Children's underachievement in mathematics is a widespread and significant problem in the UK. Kingston University's Dr Van Herwegen offers an improved way to deliver numerical activities to preschoolers.
Recent reports by the Organisation for Economic Co-operation and Development (OECD) and others have shown that children in the UK are behind in mathematical achievement compared to children in Asian countries. One in five children in the UK leave school without reaching a basic level of mathematics, which impacts on the UK's economic growth. In addition, poor mathematical skills have a large impact on an individual's life quality in general, including educational outcomes and earning potential. Previous studies have found that young children experiencing mathematics difficulties will likely continue to experience these difficulties as they grow older.
Maths is more than just counting. To be good at maths you also need to know "where is more or less" very quickly. This is done by the approximate number system (ANS). Research by Dr Van Herwegen and others has shown that ANS problems in preschoolers are important predictors of later mathematical difficulties and that mediating the ANS development in children who perform low on mathematical ability tasks might prevent them from developing mathematical learning difficulties long term.
Drawing on this previous work, Dr Van Herwegen has designed games, called Preschool Number Learning Scheme (PLUS) games, which improve the ANS system in preschool children. Children's confidence in maths is boosted as they are reassured that "it's okay to guess". Across a number of studies in the UK and in Trieste Italy, Dr Van Herwegen and collaborators have shown that playing PLUS games improves children's ANS and mathematical abilities.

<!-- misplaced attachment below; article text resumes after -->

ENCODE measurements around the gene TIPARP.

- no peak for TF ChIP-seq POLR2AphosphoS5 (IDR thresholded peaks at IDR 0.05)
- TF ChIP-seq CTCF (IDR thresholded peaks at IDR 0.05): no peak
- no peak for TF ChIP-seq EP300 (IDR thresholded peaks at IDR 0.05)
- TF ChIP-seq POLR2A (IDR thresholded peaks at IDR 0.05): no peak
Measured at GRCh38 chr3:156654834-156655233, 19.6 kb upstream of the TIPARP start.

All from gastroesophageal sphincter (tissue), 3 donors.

The improvement in delivery was achieved through the implementation of an intervention programme in which preschool children played the PLUS games on a daily basis for five weeks. To measure improvement, a controlled-study design was adopted.
The intervention group and control group were matched on IQ scores, and at the start and end of the intervention study, children's number and reading abilities were measured. This allowed direct measurement of whether the games used in PLUS improved children's number abilities. The data showed that children in the intervention group did indeed perform better on tasks that involved their approximate number system (ANS). There was also a significant improvement in their counting and mathematical abilities.
Dr Van Herwegen has trained staff and parents in various nursery settings on the implementation and use of PLUS games. This has allowed for institutional changes, with preschool settings adopting PLUS to deliver play activities specifically intended to support and develop numerical skill acquisition.
In a recent study, Dr Van Herwegen examined whether the PLUS games can also help children who perform low on mathematical ability tasks and how the PLUS games compare to other training programmes that are generally used to teach children numerical foundations, called DIGIT games. This study was funded by the Nuffield Foundation and a report with the outcomes of this study can be downloaded.
If you would like to use the PLUS games, you can download the games and lesson plans for free by completing our registering form.
Find out more about Dr Van Herwegen on her staff profile page.